Baklava, entremets and a 20-layer schichttorte challenge, this week saw the contestants take on fiddly layers and intricate designs in patisserie week…
For those who have made it this far in the competition this is the most frightening week - the last time that anyone will be eliminated. No one wants to fall at the final hurdle and the pressure was really on for the bakers as they took on the complex challenges – this week it was all about the layers…
The signature challenge
Making baklava doesn’t sound too terrifying, until you’re told that you have to make your own filo. No one makes their own filo. No one. Queen Mary Berry herself has said ‘it takes so much effort, time and skill’ you’re better off buying it. But skill is the name of the game and our bakers were asked to demonstrate theirs by making two types of differently flavoured and shaped baklava.
Chetna was the only baker to flavour her dough, adding cocoa, an addition that Paul Hollywood always warns against as it makes it more difficult to judge when the pastry is properly cooked. She filled her chocolate pastry with a delicious mixture of chocolate and pistachio, to go alongside masala chai flavoured baklava that were, unfortunately, judged to be a little dry.
Luis demonstrated his design skills by making beautiful, flower-shaped cups from layers of filo pastry stars that he filled with rose and unusual barberries, a tart little berry common in Persian cooking. He served this with carrot baklava drenched in a saffron syrup. Sadly the judges said that the stars were dry and didn’t have the desired layers. I must admit, I was worried when Nancy said that she was filling her baklava with muesli – oats can go gluey if they sit in moisture for too long. I needn’t have been concerned, of course, because her breakfast baklava had a ‘good texture’ and her chocolate and coffee baklava were similarly praised. Richard chose traditional flavours for his signature bakes. His rose and pistachio baklava were perfectly executed and the walnut and almond version, though under baked, were well flavoured.
What would Kimberley do…
I would have flavoured my first batch with candied orange peel and almonds in a cardamom syrup, while the second lot would have featured pistachio and dried apricots with an amaretto syrup.
The technical challenge
This Technical Challenge was a pedant’s dream. A schichttorte is a version of the German ‘Tree Cake’. This treat is popular in German Christmas Markets where they are served cut into cubes and drenched in chocolate sauce, eaten from a paper cone. In the challenge the bakers were tasked with creating 20 alternating light and dark layers of this grilled cake, before covering it in chocolate glaze. They needed to be focused, organised and meticulous, bordering on obsessive, to get this right. To achieve even layers they had to weigh out the batter, divide it by the requisite layers and allow a little for the small amount inevitably left in the bowl and on the spoon. If that wasn’t enough they then had to make sure that the cake and glaze were at the right temperatures to properly coat the cake and not run off. Oh, and not burn any of the layers.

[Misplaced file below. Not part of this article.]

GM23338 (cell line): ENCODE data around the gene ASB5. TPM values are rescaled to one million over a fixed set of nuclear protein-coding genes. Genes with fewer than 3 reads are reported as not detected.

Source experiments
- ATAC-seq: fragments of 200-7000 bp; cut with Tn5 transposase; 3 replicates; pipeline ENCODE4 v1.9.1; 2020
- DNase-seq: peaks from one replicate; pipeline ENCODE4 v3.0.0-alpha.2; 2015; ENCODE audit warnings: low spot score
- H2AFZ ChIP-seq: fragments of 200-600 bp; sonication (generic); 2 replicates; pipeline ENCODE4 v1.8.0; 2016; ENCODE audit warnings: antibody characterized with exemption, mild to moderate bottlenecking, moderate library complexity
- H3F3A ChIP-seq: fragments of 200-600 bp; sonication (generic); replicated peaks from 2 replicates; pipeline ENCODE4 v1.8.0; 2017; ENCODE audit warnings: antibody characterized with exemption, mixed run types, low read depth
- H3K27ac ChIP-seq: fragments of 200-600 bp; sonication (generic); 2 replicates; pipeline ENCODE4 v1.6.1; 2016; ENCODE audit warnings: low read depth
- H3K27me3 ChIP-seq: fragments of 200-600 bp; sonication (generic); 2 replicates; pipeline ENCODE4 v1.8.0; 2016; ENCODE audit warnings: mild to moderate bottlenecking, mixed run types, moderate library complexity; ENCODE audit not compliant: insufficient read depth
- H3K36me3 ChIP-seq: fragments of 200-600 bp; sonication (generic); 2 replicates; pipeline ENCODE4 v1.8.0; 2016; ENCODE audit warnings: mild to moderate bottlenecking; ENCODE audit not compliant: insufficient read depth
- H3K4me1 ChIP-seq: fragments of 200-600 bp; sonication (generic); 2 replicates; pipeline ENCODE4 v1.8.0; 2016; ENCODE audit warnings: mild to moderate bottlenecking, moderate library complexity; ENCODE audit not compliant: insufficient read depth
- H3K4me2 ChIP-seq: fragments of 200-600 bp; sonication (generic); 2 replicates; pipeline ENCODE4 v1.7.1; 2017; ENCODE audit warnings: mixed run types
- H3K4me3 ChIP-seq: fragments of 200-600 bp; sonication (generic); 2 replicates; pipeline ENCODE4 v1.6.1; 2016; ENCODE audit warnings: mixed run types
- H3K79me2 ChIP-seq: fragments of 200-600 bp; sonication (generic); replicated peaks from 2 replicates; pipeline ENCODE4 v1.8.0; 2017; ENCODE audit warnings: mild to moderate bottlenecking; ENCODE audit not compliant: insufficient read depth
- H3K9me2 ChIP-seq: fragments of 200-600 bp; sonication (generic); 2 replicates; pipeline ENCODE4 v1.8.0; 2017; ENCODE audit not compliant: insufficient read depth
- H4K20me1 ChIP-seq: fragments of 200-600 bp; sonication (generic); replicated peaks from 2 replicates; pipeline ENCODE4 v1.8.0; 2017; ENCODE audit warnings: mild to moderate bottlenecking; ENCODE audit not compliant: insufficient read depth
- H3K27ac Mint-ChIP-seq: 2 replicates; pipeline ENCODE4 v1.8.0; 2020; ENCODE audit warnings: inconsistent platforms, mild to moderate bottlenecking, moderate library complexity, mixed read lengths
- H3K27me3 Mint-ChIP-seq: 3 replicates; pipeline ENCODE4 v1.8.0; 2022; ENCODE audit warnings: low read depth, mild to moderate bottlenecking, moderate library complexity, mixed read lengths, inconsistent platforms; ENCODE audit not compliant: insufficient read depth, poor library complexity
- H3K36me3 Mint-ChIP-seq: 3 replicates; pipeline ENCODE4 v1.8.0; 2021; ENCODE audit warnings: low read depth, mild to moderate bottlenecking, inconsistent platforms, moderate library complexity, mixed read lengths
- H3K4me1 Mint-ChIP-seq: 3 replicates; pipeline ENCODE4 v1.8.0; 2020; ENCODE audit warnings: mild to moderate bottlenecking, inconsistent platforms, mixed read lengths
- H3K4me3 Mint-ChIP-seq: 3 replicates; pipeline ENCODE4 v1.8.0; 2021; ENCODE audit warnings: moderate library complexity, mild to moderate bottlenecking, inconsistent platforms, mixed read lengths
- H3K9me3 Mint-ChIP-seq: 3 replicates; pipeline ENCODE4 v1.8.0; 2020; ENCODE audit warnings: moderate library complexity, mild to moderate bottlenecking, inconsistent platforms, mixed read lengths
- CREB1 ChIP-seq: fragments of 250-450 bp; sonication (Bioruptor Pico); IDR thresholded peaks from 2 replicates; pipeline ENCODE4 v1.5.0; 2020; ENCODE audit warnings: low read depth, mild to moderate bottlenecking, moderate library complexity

Chetna failed to achieve even layers in her cake, which Mary put down to problems with the batter. She also managed only 18 layers. The outrage! At the other end of the scale Luis’ schichttorte was ‘pretty faultless’ and he came top of the challenge.
The showstopper *spoiler alert*
Entremets are intricate desserts designed to really show off a pastry chef’s skill. Elaborate and complex, they are real test of the baker’s time-management skills. Going into this stage Richard and Luis were in a strong position, having both done well in the signature and technical challenges, and both were highly praised for their entremets. Richard’s hazelnut, chocolate and coffee cakes were ‘delicious’, and though his almond and grapefruit cakes lacked flavour, his joconde sponge looked very professional. Luis’ pomegranate and pistachio, and chocolate and cherry entremets were described as ‘sensational and elegant’. Nancy and Chetna had some work to do.
Nancy’s bid for place in the final looked shaky when the appearance of her lime and passionfruit cakes was criticised. However, the judges were very impressed with the square of verbena jelly running through the centre of her almond and chocolate desserts.
The flavour was felt to be lacking in Chetna’s chocolate, orange and hazelnut cakes and her cappuccino cake ‘could have been neater. It was clear at this point that she would be the baker we’d be saying goodbye to.
What would Kimberley do…
I would have tried a ‘textures of chocolate’ dessert for one of my entremets: a dark chocolate disc, chocolate sponge, white chocolate and tonka bean mousse, feuilletine, in a chocolate glaze, topped with a dentelle shard. And something fruity for the second one, as a contrast. Perhaps a cylinder of pastry or biscuit filled with a fresh strawberry mousse, topped with a layer of lime jelly. It would probably have made me cry.
Kimberley’s star bakers…
For sheer ingenuity and style I though Luis was deserving of star baker this week. His baklava cups were intricate, beautiful and original and his entremets apparently without fault. On the night, though, Richard received his fifth star baker accolade and goes into the final seemingly invincible. But Paul and Mary insist that they base the final decision on the results on the day so it is all still to play for. Good luck all!